“Harlem was once was red-light district-rated / Designated ghetto like the yellow star of David … / Until after the invasion of gentrification / Eminent domain, intimidation – that’s not negotiation … / Ivy league real estate firms are corrupt / They lay siege to your castle like the wars in Europe / They treat street vendors like criminal riff-raff / while politicians get the corporate kickback …
When I speak about Harlem I speak to the world / The little Afghan boy and the Bosnian girl / The African in Sudan, the people of Kurdistan / The third world American, indigenous man / Palestinians, Washington Heights Dominicans / Displaced New Orleans citizens / Beach-front Brazilians, favelas that you living in / The ’hood is prime real estate, they want back in again …
I didn’t write this to talk shit, I say it because / Some of ya’ll forgot what the Harlem Renaissance was / We had revolution, music, and artisans / But the movement was still fucked up like Parkinson’s / ’Cause while we were giving birth to the culture we love / Prejudice kept our own people out of the club / Only coloured celebrities in the party / And left us a legacy of false superiority / W.E.B. DuBois versus Marcus Garvey / And we ended up selling out to everybody / The Dutch Schultzes and the John Gottis / Banksters, modern day gangsters, immobilari … / Harlem Renaissance, a revolution betrayed / Modern day slaves thinking that the ghetto is saved / So they start deporting people off the property / Ethnically cleansing the ’hood economically / They want to kill the real Harlem Renaissance / Trying to put the virgin Mary through an early menopause / The saviour is a metaphor for how we set it off / Guerrilla war against the lease-owning predators”.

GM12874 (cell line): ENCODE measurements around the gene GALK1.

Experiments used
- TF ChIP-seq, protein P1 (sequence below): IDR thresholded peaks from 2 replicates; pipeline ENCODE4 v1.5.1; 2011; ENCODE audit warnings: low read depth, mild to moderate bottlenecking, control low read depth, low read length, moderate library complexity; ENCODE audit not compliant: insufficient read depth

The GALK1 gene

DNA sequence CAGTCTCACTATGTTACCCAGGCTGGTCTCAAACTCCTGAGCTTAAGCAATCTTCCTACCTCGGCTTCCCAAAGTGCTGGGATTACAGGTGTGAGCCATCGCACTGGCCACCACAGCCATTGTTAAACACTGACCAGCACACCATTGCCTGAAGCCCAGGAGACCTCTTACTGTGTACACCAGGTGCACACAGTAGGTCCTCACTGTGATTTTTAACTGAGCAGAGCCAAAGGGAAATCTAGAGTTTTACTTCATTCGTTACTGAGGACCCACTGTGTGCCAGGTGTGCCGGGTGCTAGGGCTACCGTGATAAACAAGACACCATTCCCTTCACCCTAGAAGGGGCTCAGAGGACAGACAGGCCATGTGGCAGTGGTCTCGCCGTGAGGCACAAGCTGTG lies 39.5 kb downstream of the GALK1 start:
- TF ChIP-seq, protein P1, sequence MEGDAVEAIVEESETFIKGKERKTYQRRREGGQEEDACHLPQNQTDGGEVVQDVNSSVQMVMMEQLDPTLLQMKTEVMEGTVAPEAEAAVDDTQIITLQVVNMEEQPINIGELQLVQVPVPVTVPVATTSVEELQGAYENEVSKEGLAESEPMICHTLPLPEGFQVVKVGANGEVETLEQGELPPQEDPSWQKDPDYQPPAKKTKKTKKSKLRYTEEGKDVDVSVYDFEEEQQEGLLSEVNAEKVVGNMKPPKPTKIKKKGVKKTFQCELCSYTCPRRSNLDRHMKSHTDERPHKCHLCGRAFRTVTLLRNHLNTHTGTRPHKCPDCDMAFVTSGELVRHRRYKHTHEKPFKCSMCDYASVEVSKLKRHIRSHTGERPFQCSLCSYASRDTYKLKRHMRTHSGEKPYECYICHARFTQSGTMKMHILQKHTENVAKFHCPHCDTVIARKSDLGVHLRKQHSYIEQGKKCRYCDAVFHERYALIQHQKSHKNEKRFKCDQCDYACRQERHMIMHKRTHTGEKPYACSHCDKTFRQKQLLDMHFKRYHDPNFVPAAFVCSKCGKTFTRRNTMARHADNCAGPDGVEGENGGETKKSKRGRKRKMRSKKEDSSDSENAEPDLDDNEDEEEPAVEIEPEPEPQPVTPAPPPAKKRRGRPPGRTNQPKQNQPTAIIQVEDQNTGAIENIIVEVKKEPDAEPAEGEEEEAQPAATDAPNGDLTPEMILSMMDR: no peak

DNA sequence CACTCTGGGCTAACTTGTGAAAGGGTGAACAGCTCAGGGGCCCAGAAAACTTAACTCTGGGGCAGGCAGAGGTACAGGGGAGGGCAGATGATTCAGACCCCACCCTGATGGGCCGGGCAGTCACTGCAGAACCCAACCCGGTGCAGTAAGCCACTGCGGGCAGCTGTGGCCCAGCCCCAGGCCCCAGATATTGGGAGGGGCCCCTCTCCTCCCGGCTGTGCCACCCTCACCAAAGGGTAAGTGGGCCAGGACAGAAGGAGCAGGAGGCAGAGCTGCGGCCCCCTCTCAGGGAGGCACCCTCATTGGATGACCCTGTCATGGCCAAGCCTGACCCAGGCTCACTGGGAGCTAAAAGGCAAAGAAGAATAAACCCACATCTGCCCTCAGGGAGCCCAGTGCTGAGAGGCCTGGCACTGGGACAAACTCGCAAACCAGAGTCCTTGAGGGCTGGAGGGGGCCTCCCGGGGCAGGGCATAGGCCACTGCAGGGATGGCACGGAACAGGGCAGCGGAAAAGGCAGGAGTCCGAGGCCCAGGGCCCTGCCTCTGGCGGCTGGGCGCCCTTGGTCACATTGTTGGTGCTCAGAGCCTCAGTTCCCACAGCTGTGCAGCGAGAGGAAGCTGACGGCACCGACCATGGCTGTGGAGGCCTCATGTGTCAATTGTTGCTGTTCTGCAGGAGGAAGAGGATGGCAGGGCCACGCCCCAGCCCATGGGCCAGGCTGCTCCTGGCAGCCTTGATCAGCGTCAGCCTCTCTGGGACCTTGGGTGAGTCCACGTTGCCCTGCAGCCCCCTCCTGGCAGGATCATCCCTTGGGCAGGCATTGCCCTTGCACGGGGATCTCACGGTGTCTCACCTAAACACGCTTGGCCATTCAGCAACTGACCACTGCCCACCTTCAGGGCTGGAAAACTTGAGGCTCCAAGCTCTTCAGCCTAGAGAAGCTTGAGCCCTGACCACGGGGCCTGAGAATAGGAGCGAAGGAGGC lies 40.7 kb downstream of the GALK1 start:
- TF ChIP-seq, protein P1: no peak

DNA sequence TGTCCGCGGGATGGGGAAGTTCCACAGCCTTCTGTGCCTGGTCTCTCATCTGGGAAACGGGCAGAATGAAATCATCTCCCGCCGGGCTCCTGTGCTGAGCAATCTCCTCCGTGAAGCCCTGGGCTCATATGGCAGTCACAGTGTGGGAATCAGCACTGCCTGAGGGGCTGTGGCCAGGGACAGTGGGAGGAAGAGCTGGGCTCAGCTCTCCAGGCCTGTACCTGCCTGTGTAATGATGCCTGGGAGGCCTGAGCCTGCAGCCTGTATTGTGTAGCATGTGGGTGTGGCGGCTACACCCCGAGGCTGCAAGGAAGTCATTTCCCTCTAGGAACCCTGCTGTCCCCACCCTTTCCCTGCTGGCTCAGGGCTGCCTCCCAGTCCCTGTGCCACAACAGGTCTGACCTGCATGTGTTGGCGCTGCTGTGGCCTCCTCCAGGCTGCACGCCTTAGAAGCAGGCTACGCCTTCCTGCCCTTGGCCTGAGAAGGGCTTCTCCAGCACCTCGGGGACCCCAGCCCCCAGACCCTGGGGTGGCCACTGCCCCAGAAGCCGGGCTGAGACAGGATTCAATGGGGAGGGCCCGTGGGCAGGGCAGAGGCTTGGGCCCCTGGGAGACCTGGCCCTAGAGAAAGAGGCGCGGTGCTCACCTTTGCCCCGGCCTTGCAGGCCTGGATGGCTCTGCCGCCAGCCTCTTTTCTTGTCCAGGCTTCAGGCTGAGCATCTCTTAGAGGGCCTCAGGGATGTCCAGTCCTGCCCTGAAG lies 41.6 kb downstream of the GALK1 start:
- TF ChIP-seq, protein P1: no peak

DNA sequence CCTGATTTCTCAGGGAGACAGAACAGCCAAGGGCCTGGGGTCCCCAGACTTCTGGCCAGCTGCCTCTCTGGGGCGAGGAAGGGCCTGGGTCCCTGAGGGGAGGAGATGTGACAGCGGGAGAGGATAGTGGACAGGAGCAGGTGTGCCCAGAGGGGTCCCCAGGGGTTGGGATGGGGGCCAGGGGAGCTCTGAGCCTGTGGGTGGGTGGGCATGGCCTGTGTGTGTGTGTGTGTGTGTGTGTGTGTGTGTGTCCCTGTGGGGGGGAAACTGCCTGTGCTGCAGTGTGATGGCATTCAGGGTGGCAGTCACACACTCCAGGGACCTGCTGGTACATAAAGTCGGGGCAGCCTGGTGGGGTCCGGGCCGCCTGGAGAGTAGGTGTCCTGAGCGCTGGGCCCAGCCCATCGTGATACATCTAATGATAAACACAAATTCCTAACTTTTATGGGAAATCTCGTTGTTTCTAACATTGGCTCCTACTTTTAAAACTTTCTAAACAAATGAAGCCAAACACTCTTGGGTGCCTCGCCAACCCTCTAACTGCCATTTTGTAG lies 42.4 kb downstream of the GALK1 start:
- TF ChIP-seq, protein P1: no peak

Other tracks and guest appearances flesh out the grass-roots revolutionary stance with more depth than even Paris, The Coup and Dead Prez can manage – from the Spanish-language ‘Golpe De Estado’ (=Smash the State) through rabble-rousing anthems full of insight and intelligence. Meanwhile, several reflective cuts leave self-righteous preachiness decisively behind, including ‘Mistakes’ pondering wrong turns taken: “Some people learn from mistakes and don’t repeat them / Others try to block the memories and just delete them / But I keep them as a reminder they not killing me / And I thank God for teaching me humility / Son, remember when you fight to be free / To see things how they are, and not how you’d like ’em to be / ’Cause even when the world is falling on top of me / Pessimism is an emotion, not a philosophy / Knowing what’s wrong, doesn’t imply that you right / And it’s another when you suffer, to apply it in life”. So, even as a stopgap while The Middle Passage and Revolutionary, Vol. 3 incubate, this superb album has a compelling sound and vision all its own.
* see my review of recent radical rap in ‘Rebel Poets Reloaded’, Variant 30, 2007 (www.variant.org.uk).
The 3rd World is available on import, from Amazon or, preferably, direct from Viper.
for further reviews and essays by Tom Jennings, see also www.variant.org.uk and http://libcom.org